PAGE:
Small SUVs


Small SUVs give you enough room for the whole family, plus a little bit of space for cargo. According to the the IIHS, the safest new vehicles in this category include the Mazda CX-5, the Mitsubishi Outlander, and the Subaru Forester. When fully loaded, each of these cars provide anti-lock brakes, front and side airbags, as well as a variety of technological and performance specifications that make them safe to drive.

IIHS Pick+: Mazda CX-5, Mitsubishi Outlander, Subaru Forester

Mid-sized SUV


In the next size up, the IIHS selected the Toyota Highlander. This vehicle includes a number of safety features, such as front and side-curtain airbags, but perhaps its biggest virtue is the vehicle’s performance in roll-over and crash tests. The Highlander is one of the safest vehicles on the road, plus it boasts space for the whole family and then some.

IIHS Pick+: Toyota Highlander

Other IIHS Picks: Acura TL



Though SUVs have become more popular and more comfortable to drive, the Minivan remains the best balance of size, functionality, and efficiency for the average family. With seating for up to seven and a plethora of cargo and tech options, the Honda Odyssey also boasts safety functions that made it a Pick + for the IIHS. With daytime running lights, front and side airbags, and excellent performance in crash and rollover tests, getting groceries and picking the kids up from practice has never been safer.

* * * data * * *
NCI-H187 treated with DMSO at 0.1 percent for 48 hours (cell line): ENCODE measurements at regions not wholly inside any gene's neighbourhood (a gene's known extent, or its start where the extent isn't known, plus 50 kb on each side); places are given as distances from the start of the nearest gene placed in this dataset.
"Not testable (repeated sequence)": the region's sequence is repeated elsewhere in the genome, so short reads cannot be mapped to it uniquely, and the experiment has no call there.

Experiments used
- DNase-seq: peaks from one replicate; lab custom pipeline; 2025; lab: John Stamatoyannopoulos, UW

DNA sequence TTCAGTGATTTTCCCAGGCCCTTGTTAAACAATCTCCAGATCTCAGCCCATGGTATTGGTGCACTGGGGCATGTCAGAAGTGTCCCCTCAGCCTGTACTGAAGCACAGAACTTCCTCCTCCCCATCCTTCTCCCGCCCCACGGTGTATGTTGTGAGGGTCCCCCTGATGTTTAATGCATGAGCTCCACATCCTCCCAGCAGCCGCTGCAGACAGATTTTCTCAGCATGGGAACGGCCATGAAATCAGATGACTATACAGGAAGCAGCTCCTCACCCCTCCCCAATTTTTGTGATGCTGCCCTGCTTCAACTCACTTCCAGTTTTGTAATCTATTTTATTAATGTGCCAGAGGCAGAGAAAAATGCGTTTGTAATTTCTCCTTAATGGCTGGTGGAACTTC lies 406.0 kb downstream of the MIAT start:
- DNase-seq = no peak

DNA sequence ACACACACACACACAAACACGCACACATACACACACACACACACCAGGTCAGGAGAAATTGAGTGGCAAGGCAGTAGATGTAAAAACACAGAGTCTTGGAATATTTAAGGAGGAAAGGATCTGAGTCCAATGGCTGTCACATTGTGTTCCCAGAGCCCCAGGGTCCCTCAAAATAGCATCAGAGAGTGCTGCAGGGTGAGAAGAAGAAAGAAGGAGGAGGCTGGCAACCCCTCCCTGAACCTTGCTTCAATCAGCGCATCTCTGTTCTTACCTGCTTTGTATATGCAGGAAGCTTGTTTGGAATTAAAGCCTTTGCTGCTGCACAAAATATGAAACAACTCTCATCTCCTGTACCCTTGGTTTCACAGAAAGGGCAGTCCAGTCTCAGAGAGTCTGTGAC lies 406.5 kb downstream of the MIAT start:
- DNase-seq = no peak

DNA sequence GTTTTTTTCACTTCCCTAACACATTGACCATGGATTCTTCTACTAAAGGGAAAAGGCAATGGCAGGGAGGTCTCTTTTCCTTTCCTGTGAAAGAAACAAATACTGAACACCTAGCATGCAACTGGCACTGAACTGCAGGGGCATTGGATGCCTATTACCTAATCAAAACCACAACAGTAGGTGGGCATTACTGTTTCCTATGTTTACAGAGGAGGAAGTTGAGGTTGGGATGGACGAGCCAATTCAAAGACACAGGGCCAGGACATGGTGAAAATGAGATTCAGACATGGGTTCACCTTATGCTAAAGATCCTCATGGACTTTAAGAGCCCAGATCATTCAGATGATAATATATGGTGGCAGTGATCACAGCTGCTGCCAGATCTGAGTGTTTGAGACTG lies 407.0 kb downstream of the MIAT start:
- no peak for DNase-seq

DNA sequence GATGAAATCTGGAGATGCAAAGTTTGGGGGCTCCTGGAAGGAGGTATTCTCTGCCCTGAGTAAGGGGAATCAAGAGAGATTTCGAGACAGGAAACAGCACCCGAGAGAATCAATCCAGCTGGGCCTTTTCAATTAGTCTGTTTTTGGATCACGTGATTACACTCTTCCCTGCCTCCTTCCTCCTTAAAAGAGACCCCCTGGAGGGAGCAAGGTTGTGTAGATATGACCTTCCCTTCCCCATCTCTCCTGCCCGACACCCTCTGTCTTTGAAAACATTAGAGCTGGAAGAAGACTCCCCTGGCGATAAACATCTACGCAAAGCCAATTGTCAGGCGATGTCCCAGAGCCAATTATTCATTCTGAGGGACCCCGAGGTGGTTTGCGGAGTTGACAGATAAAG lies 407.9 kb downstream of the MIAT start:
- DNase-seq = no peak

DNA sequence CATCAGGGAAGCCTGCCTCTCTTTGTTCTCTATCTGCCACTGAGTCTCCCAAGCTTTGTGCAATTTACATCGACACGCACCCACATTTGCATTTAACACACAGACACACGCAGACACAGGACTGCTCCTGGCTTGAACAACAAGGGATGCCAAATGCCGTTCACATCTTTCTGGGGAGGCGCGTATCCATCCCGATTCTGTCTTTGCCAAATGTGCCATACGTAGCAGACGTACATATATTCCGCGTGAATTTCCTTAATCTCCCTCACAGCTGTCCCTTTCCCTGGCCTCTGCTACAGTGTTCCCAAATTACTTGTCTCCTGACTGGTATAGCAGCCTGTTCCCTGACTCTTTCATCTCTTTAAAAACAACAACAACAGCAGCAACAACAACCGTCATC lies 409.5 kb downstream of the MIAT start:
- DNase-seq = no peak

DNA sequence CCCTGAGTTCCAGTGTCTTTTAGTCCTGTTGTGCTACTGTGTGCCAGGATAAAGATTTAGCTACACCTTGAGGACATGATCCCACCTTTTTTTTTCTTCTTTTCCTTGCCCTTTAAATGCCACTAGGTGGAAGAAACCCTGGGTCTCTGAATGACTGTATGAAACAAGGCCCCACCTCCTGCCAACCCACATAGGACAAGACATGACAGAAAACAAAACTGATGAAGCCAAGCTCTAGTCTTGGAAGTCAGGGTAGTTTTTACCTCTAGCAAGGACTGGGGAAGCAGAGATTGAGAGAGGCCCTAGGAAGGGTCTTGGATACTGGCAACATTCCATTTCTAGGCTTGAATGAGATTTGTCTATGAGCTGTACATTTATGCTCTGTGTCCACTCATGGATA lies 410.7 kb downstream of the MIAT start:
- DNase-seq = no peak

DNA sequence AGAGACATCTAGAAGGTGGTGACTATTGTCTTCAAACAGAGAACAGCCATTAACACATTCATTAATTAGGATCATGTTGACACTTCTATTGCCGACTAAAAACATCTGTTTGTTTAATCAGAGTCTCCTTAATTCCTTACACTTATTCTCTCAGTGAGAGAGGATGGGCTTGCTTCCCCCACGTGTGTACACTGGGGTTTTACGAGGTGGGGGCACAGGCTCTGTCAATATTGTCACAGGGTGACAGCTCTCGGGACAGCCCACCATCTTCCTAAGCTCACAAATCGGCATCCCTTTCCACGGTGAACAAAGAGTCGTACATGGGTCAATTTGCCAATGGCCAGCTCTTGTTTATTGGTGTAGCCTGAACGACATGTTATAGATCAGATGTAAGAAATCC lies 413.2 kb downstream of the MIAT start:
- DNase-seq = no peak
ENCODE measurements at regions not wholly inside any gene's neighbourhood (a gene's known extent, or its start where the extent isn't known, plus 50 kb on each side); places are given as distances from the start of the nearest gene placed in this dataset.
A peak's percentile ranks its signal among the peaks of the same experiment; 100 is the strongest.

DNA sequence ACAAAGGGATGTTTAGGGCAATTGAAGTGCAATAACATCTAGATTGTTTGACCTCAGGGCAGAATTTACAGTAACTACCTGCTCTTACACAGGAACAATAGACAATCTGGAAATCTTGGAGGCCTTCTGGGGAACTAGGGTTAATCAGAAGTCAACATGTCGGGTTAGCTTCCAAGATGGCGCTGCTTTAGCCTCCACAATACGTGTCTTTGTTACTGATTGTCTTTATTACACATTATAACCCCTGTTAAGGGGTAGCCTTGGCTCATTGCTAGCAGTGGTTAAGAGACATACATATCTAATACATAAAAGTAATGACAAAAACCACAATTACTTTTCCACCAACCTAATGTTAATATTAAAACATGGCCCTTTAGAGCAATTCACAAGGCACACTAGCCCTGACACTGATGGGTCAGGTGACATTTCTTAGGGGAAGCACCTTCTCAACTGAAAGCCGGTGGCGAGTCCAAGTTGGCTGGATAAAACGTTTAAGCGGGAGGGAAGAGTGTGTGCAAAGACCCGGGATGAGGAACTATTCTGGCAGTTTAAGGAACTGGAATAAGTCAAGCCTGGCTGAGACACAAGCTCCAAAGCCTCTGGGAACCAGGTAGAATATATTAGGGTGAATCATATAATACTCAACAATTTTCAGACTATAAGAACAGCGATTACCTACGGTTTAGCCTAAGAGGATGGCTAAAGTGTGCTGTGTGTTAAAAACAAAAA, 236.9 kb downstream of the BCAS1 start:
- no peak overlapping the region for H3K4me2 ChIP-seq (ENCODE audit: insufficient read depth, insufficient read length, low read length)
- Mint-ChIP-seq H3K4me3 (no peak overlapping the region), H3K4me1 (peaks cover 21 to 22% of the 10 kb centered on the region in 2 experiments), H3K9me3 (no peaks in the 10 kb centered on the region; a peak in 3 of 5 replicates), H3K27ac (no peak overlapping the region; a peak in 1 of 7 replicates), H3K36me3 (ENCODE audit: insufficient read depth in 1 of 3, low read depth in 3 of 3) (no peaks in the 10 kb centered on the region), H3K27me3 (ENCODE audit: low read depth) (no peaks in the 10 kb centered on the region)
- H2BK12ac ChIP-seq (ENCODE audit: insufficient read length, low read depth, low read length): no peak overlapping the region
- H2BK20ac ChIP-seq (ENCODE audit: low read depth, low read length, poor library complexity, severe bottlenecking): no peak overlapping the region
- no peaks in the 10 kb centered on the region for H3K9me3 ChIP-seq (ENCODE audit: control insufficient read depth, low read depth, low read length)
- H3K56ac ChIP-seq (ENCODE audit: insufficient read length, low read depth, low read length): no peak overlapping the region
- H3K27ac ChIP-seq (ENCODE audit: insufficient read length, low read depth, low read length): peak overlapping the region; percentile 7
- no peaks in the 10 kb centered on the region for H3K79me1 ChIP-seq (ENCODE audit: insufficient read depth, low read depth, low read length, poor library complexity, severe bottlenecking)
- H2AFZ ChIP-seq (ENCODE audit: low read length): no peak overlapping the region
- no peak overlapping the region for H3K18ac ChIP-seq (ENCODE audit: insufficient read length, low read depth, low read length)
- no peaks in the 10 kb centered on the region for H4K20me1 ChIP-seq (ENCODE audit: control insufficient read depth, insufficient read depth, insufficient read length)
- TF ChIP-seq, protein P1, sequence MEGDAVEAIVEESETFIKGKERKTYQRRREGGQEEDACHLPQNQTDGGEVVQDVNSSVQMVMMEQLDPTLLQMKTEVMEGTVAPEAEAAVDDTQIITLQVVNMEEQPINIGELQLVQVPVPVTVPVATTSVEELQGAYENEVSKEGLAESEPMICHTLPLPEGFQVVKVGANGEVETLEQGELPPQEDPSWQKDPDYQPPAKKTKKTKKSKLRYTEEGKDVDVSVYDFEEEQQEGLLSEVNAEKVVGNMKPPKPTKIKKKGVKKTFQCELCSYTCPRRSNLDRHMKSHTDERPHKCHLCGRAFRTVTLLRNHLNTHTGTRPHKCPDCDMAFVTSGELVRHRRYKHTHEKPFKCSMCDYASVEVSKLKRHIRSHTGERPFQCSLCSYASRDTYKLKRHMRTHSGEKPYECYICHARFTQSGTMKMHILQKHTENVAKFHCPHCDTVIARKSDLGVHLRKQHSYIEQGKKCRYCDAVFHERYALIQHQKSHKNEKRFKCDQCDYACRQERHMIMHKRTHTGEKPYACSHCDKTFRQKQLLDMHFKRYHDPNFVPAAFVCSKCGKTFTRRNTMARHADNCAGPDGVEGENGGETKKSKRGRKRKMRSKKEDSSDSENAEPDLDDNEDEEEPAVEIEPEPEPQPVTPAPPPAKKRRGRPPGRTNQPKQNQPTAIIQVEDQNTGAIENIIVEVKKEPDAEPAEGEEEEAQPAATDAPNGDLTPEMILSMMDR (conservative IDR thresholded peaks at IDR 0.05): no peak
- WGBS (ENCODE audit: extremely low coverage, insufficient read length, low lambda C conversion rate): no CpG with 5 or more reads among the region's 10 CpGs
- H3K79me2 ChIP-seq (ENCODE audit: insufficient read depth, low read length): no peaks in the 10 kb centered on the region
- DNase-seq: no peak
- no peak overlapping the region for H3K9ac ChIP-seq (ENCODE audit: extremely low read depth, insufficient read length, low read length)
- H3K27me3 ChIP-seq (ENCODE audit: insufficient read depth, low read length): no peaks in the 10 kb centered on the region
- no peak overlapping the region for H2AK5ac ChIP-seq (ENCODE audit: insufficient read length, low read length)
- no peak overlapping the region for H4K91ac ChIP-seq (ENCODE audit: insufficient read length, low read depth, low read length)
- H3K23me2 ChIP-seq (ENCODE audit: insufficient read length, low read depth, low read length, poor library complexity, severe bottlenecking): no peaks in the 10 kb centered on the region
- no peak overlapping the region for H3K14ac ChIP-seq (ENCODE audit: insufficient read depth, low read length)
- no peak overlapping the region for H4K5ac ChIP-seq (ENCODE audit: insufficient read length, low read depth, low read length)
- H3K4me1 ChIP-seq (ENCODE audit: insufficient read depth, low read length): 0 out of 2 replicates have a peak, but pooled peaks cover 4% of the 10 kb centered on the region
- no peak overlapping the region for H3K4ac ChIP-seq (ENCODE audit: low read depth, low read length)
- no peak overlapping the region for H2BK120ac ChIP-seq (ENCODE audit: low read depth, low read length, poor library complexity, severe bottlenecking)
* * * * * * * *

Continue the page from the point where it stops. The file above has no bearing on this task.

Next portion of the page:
IIHS Pick+: Honda Odyssey

We’ve focused on larger vehicles, but these aren’t the only IIHS picks. If a mid-size car is big enough for your family, the organization has also deemed the following vehicles as Pick +:

  • Ford Fusion
  • Honda Accord 2-door
  • Honda Accord 4-door
  • Mazda 6
  • Subaru Legacy
  • Subaru Outback

We know the importance of keeping your family safe, especially on the road. If you or a loved one has been injured in a car accident and needs legal advice, don’t hesitate to contact us. We are here to help!